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Fireball Power Station Convectron

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Convectron experiments at KEMA High Power Laboratory, Arnhem, The Netherlands, 1987

The Convectron nuclear fusion reactor: ignition, reactor and fuel injection

Atmospheric fusion regime

Moist air contains fuel for nuclear fusion at the level of a Tokamak reactor. On three thousand normal molecules, water has one heavier molecule with hydrogen replaced by deuterium. Thus water vapour endows air with fusion fuel at levels that match the stratospheric rarefaction of Tokamak plasma's.

Lightning discharges change a gas of neutral molecules into a plasma mixing atoms, ions and free electrons. Lightning plasmas emit radiation with more energy than deuterium needs for fusion. Atmospheric neutrons also connect lightning with fusion of deuterium nuclei. Steady deuterium fusion enhances lifetimes in the Convectron model of high-energy ball lightning.

Inside the Convectron fireball, space charge of plasma vortices creates a central force field. A boson condensate circulates at speeds causing fusion reactions of co-rotating deuterium nuclei. The fusion process shoots tritons and helium-3 in all directions. Coloured halo's on the outside bear witness to interior fusion activity.


Wire-based electrode

For ignition of fusion Convectron's predecessor fitted a supersonic nozzle with electrodes for high-voltage breakdown. The photo on the top of the page shows this Laval nozzle face-on as installed in KEMA's test bunker. With dielectric mouthpiece the same facility in KEMA's Syntheticahal withstood deuterium injection and neutron counts in the concluding test series.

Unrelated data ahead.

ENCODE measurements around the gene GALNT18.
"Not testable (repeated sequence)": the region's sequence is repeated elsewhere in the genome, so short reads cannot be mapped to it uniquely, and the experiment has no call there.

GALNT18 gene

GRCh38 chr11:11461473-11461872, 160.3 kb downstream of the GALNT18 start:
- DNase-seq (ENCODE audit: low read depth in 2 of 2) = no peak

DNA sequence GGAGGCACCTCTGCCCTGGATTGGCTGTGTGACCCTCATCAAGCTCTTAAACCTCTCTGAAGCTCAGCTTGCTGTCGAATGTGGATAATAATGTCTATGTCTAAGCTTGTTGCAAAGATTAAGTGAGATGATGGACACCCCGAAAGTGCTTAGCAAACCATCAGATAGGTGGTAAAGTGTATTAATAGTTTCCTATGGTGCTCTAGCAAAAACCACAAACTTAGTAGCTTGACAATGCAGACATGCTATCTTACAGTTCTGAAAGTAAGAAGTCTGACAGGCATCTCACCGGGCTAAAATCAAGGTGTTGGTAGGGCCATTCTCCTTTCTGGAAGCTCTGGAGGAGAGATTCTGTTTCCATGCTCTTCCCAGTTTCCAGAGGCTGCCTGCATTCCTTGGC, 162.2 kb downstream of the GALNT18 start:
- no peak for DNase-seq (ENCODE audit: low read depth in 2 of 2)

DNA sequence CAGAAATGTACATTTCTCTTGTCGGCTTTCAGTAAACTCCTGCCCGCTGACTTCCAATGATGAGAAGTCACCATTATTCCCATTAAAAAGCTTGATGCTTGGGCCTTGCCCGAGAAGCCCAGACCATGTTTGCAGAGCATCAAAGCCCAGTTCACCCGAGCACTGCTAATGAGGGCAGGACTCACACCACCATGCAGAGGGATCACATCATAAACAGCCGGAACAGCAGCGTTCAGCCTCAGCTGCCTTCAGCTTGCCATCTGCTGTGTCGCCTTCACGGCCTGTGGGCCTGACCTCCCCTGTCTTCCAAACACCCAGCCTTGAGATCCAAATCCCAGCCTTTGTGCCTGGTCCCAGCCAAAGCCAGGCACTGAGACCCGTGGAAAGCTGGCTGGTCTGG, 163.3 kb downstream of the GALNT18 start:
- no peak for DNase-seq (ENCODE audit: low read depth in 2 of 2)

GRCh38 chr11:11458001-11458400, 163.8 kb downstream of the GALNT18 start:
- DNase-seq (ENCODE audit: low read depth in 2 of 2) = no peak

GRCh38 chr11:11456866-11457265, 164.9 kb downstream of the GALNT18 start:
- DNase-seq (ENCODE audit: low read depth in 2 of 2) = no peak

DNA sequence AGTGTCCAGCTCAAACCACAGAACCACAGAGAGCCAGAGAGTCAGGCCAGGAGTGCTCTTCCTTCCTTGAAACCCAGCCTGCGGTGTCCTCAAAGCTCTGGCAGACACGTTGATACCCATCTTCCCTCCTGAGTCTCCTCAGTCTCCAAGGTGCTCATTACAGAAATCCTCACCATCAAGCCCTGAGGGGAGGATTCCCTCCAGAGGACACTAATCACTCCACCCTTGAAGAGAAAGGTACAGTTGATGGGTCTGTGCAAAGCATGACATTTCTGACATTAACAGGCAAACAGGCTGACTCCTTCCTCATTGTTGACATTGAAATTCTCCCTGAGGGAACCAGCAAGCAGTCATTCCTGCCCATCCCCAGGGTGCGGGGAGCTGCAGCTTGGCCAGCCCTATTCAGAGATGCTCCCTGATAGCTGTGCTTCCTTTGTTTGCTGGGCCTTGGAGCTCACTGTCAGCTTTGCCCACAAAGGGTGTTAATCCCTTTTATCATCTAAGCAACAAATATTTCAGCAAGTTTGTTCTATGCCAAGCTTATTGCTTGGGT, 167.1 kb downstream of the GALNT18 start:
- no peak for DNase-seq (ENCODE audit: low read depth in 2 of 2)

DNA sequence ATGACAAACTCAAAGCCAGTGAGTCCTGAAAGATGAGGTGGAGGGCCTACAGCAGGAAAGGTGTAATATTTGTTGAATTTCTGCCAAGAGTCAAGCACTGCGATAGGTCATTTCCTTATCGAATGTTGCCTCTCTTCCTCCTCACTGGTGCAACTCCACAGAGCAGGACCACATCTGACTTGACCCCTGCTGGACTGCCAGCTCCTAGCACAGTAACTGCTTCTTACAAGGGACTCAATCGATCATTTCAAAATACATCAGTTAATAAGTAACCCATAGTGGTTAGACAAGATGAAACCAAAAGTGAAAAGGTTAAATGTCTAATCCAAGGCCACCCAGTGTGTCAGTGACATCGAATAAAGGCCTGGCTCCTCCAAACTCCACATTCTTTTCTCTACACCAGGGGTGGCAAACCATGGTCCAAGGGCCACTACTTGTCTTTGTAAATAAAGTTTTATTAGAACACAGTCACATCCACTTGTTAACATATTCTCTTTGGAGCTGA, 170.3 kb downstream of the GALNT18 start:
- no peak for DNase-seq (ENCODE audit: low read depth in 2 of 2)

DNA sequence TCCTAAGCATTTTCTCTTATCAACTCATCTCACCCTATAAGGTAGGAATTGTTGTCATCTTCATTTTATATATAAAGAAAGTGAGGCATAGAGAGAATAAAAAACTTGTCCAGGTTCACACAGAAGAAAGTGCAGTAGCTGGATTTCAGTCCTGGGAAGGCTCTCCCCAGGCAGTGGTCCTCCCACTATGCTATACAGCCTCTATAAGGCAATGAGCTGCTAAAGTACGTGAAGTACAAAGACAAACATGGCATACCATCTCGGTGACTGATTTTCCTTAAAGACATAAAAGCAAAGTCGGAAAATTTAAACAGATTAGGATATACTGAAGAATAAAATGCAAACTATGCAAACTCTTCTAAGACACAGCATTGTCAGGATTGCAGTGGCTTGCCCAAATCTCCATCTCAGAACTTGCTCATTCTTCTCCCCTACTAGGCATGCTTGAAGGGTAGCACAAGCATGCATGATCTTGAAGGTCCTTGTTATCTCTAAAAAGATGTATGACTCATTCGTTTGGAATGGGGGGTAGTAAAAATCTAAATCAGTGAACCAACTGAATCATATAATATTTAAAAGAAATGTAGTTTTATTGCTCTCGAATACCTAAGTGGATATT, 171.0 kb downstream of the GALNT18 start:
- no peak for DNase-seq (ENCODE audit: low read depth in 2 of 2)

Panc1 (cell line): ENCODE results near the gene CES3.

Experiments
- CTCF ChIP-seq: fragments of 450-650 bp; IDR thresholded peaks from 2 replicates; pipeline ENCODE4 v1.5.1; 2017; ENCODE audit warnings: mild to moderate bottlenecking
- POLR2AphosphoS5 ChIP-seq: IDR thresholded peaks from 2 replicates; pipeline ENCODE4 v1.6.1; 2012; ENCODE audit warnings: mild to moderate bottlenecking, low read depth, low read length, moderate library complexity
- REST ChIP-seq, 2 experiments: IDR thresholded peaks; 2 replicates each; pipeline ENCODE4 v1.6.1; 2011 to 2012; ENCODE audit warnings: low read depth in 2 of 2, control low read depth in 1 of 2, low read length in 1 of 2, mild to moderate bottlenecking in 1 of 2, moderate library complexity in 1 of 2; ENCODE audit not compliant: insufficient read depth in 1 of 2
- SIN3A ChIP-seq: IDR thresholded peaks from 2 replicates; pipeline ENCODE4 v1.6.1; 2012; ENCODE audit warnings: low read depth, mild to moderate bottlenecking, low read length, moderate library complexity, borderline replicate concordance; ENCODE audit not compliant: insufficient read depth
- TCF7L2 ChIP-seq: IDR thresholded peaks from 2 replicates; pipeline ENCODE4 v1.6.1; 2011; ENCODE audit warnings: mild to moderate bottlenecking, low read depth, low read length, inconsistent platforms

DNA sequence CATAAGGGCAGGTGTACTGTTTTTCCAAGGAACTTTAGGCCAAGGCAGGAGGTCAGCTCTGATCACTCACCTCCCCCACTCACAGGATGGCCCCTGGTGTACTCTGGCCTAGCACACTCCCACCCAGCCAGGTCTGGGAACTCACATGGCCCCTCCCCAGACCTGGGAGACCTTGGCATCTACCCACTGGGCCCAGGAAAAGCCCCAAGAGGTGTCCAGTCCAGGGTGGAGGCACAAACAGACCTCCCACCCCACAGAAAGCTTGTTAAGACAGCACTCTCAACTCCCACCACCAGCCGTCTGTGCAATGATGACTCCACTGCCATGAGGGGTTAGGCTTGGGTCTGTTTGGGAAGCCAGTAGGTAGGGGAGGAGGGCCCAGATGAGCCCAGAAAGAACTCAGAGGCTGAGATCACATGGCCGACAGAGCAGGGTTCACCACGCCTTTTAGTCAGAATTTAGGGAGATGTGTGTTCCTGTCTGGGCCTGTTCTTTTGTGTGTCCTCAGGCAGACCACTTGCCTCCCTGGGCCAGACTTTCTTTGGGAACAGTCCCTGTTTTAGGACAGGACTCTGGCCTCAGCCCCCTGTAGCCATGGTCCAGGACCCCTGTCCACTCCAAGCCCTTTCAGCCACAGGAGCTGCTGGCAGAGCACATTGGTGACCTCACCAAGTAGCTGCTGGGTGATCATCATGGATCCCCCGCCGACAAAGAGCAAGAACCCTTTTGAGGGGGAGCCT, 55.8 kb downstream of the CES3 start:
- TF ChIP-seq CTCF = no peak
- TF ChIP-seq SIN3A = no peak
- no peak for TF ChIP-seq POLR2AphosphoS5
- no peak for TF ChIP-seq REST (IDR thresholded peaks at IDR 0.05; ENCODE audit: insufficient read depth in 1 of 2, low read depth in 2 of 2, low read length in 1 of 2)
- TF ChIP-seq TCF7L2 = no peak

Since then Convectron heard privately about erosion-free fireball formation by early laser tests. Its high-voltage circuit accidentally induced fireballs from a coil. Emerging technologies using microwave photonics guide Convectron's wire-based electrode design. Extensive protection by patents is core business in planned R&D activities.

Convectron reactor

Flow pattern in reactor vessel

Convectron's predecessor held patents on reactor vessel design with two polar inlet nozzles and an equatorial outlet torus as drawn on the left. Gas flow drags fireballs away from discharge space into the reactor vessel. Fireballs find and retain their stable position in a tunable flow pattern.

A demonstration model readily keeps styrofoam spheres floating freely on a gas jet flowing from the narrow tube inside the vessel.

Flow dynamics as described above controls fireball position in Convectron's reactor vessel design. Basic patents on the point source and ring sink pattern have lapsed, but new calculus of gas dynamics holds promise for new patents on best wall contour and nozzle design.

Fuel injection for output control

Convectron's concluding test series in KEMA's Syntheticahal released compressed nitrogen gas for expansion as transonic flow past copper electrodes. On the way to the discharge nozzle a mixing unit injected deuterium as fusion fuel into the inert carrier gas. Turbulent mixing in a long entrance duct enhanced diffusion of deuterium into nitrogen for uniform gas composition. The complete facility combines mixing unit, electrode section, reactor vessel and waste removal flushed by gas circulation near atmospheric pressure. Cryogenic technology for liquid air freezes out waste products including helium gas with rest value for welding. Injection and removal units control reaction rates via fuel concentration as in combustion engines. Scale rules for deuterium-rich fuel easily raise fireball fusion output from natural to commercial power levels.

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